After almost 60 years the photo isn’t the clearest, but it offers a fascinating glimpse into the past.
Like most, I suspect, who have used the metal bridge at Derry Dam in the Cairngorms, beyond being able to read off the plaque that it was built in 1959, I knew little about it.
And, until a recent exchange of emails with Malcolm Douglas, the first Nature Conservancy Council warden on the Mar side of the Cairngorms, I never imagined there was a bridge there before it.
Yet there it is in the photograph above: The old bridge at Derry Dam in lower Glen Derry, and the date added: 1956.
The Cairngorms National Nature Reserve was declared in 1954 and soon after two wardens were appointed: Archie MacDonald on the Invernesshire side and Malcolm Douglas on the Aberdeenshire side.
Malcolm was described by Adam Watson in his excellent memoir ‘A Fine Day for the Hills’ as an ex-stalker (and he quotes Bob Scott as saying he could go about the hills like a hare), but Malcolm says: “The only stalking I did on Mar was as voluntary help for Bob, when he had more than one guest to take out, the greater part being on Derry Cairngorm and Carn a’Mhaim – the latter hill holding an interesting stag community.”
But looking to his work as a warden, and the matter in hand here, Malcolm recalls: “Bridges on the Aberdeenshire side were getting well past their use-by date and it was decided that help was required.”
One of the main bridges was over the Luibeg, just below Carn a Mhaim, and I’ve written here of how it was erected by the Cairngorm Club much lower than its present site and washed away in a flood of 1956. The main beams were recovered and Malcolm adds that it was army engineers who resited it in its present location.
But there were other bridges needing attention – at Corrour and at Derry Dam – as well as the occasionally unfordable Glas Allt Mor further up Glen Derry.
Derry Dam was much as you see it in the photograph at the head of this post. There was a bridge of sorts at Corrour too. After a drowning accident in 1950, a wire bridge was built the following year. This was described by Syd Scroggie after a visit in 1955 as a telegraph pole driven into each side of the bank with two parallel wires slung between them.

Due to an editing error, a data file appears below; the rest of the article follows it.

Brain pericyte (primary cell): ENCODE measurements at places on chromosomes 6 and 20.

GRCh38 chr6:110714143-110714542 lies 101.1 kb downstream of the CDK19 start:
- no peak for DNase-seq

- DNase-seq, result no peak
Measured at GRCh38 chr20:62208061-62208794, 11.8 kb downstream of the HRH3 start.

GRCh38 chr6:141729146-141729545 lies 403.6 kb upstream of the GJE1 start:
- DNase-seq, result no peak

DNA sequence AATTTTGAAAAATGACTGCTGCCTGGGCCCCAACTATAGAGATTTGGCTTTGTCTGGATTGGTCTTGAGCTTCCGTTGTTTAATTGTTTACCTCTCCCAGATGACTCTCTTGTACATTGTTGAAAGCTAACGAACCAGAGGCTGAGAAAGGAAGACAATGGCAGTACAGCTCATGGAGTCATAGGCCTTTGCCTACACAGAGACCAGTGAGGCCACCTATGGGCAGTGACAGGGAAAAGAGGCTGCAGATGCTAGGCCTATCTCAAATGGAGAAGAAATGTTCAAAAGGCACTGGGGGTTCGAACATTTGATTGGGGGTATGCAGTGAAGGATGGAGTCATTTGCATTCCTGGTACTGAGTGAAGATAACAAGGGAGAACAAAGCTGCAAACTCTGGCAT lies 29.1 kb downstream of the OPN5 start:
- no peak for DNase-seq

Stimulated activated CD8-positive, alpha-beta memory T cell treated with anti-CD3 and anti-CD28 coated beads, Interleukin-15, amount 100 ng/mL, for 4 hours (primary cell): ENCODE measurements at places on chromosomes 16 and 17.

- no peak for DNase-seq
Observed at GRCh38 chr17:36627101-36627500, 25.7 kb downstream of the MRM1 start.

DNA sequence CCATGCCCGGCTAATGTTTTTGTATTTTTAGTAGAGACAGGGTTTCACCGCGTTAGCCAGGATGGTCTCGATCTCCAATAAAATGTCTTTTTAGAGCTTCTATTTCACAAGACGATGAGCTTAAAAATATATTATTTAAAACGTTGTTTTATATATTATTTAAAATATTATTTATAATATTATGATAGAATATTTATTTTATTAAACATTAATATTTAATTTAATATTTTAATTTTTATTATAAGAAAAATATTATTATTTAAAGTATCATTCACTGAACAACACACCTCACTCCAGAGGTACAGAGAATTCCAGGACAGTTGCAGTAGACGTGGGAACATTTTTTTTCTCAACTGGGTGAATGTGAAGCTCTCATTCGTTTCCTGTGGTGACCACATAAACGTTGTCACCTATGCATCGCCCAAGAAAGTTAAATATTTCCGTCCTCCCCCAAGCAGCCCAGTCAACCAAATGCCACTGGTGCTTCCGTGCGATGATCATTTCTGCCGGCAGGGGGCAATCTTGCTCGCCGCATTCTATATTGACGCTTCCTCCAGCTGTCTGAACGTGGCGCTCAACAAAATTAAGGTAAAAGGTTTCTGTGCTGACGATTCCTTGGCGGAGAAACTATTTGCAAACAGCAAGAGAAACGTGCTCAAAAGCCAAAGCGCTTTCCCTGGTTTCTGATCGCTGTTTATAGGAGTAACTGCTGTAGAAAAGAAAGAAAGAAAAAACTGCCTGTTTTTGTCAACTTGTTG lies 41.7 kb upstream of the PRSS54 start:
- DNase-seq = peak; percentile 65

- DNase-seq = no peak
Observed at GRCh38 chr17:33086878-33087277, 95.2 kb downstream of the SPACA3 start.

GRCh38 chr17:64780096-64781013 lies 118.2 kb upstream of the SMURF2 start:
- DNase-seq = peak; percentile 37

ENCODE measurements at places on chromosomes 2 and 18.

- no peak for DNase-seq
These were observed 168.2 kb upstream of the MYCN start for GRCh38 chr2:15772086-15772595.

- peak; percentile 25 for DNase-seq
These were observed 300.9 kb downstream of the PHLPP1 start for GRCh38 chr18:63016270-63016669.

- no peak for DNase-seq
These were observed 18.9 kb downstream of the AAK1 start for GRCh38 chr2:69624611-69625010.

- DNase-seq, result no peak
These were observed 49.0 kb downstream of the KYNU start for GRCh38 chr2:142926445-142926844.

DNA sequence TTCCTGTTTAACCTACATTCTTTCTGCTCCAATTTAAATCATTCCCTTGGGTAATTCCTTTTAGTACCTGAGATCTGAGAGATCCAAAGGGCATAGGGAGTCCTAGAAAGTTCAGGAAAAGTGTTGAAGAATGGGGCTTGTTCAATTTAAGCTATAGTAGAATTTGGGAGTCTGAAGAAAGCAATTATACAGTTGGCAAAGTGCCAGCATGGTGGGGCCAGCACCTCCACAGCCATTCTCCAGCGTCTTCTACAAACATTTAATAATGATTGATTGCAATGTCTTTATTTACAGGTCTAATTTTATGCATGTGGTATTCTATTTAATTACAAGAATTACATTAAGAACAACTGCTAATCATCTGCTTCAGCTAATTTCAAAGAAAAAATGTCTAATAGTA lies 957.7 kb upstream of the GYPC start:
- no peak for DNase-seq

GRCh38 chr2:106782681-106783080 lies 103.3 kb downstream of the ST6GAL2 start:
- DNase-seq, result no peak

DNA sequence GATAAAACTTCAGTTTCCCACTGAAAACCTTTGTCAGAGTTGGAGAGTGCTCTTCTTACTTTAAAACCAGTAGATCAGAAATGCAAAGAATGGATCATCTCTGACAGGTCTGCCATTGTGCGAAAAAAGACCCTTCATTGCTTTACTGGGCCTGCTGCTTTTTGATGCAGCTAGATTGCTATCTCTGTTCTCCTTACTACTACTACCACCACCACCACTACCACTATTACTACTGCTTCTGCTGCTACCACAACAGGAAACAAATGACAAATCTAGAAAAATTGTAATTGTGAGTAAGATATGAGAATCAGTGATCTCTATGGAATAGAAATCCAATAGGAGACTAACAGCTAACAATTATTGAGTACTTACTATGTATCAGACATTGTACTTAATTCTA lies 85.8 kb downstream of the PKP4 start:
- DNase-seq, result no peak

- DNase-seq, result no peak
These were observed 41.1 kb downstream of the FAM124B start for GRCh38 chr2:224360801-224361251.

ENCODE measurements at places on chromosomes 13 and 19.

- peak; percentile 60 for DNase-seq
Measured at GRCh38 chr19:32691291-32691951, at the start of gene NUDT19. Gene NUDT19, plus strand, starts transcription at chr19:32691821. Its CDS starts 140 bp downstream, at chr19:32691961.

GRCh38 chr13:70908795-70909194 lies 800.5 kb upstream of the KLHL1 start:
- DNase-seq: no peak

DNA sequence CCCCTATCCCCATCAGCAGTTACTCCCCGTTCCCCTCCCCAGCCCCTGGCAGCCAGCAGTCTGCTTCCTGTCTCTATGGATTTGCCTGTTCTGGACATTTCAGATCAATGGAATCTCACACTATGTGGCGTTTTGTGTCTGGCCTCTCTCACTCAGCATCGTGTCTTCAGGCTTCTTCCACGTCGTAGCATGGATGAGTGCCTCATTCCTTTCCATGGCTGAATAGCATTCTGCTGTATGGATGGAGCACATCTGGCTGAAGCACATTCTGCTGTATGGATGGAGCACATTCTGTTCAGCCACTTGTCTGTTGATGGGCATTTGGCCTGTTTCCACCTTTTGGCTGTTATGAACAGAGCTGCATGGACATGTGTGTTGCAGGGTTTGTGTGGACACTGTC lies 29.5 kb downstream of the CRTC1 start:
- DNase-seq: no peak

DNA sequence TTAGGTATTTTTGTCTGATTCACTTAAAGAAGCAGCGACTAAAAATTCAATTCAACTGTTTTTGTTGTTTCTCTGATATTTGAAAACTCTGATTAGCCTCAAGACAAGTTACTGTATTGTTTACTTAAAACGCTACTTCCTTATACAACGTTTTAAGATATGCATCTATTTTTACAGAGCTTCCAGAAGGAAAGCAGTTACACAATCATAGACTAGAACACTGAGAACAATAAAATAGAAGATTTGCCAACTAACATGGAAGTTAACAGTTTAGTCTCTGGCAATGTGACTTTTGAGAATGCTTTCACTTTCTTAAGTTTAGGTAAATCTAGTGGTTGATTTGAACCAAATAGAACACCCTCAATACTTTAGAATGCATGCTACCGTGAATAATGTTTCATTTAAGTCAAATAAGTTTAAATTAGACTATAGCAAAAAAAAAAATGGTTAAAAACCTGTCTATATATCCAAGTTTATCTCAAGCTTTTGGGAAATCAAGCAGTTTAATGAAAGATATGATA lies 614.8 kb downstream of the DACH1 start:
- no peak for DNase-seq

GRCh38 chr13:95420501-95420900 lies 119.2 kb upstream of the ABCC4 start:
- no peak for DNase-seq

The need for replacement seemed quite clear, and the ubiquitous Dr George Taylor, of Cairngorm Club and Aberdeen University designed aluminium bridges for both Corrour and Derry Dam. They were financed by the Nature Conservancy Council and all built in 1959, which must have been an eventful year.
Malcolm said: “The Corrour and Derry Dam bridges were built by students. Bob Scott and I helped with the Corrour Bridge.
“The Glas Allt and the Coire Etchachan bridges were built using Braemar locals.”
Materials were flown to the various locations by helicopter, an option that had been considered and rejected on cost grounds by the Cairngorm Club for the erection of the Luibeg Bridge just over 10 years previously.
About the cost, Malcolm said: “I chuckle a bit remembering that the use of a helicopter that in those early days was considered too expensive.
“In fact, using men and horses, the cost and time to transport bridging and fence plot material to sites in lower and higher Glen Derry, Corrour and Glen Geusachan [Another project I’ll refer to in a future blogpost.] was not that far short of the helicopter use cost.
“When the chopper first arrived in Braemar it caused great excitement. All materials had been trucked into the flat opposite Bob Scotts cottage and loading and some unloading labour at delivery sites was freely given by Bob and other Mar Lodge stalkers, plus some Braemar locals whose reward was a flight on the chopper to and from the delivery sites. A bit cheeky but it was a success and I still have a very amateurish 8mm cine film of it.”
Communicating by email from New Zealand, where he now lives, Malcolm, who is now 90, said: “The Glas Allt bridge was washed away some 40 years ago [Actually in 1970, victim, like so many bridges, to a flood.] but I understand that the Luibeg, Corrour, Derry Dam and Etchachan bridges are still serviceable.”
I actually have a notion that the Etchachan bridge was replaced about 20 years or so ago but, even so, that’s a considerable legacy from one busy year in 1959, with bridges which have become part of the landscape and seen countless thousands of feet cross rivers in safety.